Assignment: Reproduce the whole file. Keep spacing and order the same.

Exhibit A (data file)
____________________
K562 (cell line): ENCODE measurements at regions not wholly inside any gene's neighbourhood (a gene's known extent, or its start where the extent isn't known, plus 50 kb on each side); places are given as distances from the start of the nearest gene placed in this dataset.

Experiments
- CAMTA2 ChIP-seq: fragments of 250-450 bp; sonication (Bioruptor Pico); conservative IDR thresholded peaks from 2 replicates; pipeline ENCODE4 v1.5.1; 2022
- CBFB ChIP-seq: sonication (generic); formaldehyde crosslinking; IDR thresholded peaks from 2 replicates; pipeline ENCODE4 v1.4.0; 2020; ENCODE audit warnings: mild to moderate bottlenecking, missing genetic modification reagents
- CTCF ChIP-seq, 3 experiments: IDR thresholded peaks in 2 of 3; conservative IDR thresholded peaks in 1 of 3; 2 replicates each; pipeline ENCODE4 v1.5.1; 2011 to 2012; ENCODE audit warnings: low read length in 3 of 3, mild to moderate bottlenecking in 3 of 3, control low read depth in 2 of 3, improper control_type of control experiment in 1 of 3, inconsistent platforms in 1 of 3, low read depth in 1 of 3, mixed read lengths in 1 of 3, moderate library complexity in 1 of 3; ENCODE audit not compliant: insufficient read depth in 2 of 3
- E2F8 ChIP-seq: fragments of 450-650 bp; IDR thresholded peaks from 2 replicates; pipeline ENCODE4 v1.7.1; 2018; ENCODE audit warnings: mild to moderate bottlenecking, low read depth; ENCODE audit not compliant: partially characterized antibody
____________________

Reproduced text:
K562 (cell line): ENCODE measurements at regions not wholly inside any gene's neighbourhood (a gene's known extent, or its start where the extent isn't known, plus 50 kb on each side); places are given as distances from the start of the nearest gene placed in this dataset.

Experiments
- CAMTA2 ChIP-seq: fragments of 250-450 bp; sonication (Bioruptor Pico); conservative IDR thresholded peaks from 2 replicates; pipeline ENCODE4 v1.5.1; 2022
- CBFB ChIP-seq: sonication (generic); formaldehyde crosslinking; IDR thresholded peaks from 2 replicates; pipeline ENCODE4 v1.4.0; 2020; ENCODE audit warnings: mild to moderate bottlenecking, missing genetic modification reagents
- CTCF ChIP-seq, 3 experiments: IDR thresholded peaks in 2 of 3; conservative IDR thresholded peaks in 1 of 3; 2 replicates each; pipeline ENCODE4 v1.5.1; 2011 to 2012; ENCODE audit warnings: low read length in 3 of 3, mild to moderate bottlenecking in 3 of 3, control low read depth in 2 of 3, improper control_type of control experiment in 1 of 3, inconsistent platforms in 1 of 3, low read depth in 1 of 3, mixed read lengths in 1 of 3, moderate library complexity in 1 of 3; ENCODE audit not compliant: insufficient read depth in 2 of 3
- E2F8 ChIP-seq: fragments of 450-650 bp; IDR thresholded peaks from 2 replicates; pipeline ENCODE4 v1.7.1; 2018; ENCODE audit warnings: mild to moderate bottlenecking, low read depth; ENCODE audit not compliant: partially characterized antibody